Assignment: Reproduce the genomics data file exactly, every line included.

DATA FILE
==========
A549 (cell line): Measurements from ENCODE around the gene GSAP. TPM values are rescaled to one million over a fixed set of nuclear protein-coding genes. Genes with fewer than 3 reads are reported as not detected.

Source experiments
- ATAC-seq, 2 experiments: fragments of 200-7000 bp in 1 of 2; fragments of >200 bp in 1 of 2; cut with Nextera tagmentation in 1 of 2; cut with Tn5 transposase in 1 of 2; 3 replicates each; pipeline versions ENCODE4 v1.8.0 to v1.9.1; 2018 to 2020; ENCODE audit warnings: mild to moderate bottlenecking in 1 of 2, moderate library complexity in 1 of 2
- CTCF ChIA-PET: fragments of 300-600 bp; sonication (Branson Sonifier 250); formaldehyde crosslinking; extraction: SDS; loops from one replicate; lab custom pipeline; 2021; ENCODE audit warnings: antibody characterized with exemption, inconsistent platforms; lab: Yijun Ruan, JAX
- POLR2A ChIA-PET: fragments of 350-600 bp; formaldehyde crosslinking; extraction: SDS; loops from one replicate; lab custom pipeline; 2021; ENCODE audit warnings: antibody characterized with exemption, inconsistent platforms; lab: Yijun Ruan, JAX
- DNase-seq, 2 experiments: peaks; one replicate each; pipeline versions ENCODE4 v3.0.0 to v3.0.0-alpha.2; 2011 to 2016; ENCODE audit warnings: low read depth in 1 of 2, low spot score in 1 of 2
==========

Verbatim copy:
A549 (cell line): Measurements from ENCODE around the gene GSAP. TPM values are rescaled to one million over a fixed set of nuclear protein-coding genes. Genes with fewer than 3 reads are reported as not detected.

Source experiments
- ATAC-seq, 2 experiments: fragments of 200-7000 bp in 1 of 2; fragments of >200 bp in 1 of 2; cut with Nextera tagmentation in 1 of 2; cut with Tn5 transposase in 1 of 2; 3 replicates each; pipeline versions ENCODE4 v1.8.0 to v1.9.1; 2018 to 2020; ENCODE audit warnings: mild to moderate bottlenecking in 1 of 2, moderate library complexity in 1 of 2
- CTCF ChIA-PET: fragments of 300-600 bp; sonication (Branson Sonifier 250); formaldehyde crosslinking; extraction: SDS; loops from one replicate; lab custom pipeline; 2021; ENCODE audit warnings: antibody characterized with exemption, inconsistent platforms; lab: Yijun Ruan, JAX
- POLR2A ChIA-PET: fragments of 350-600 bp; formaldehyde crosslinking; extraction: SDS; loops from one replicate; lab custom pipeline; 2021; ENCODE audit warnings: antibody characterized with exemption, inconsistent platforms; lab: Yijun Ruan, JAX
- DNase-seq, 2 experiments: peaks; one replicate each; pipeline versions ENCODE4 v3.0.0 to v3.0.0-alpha.2; 2011 to 2016; ENCODE audit warnings: low read depth in 1 of 2, low spot score in 1 of 2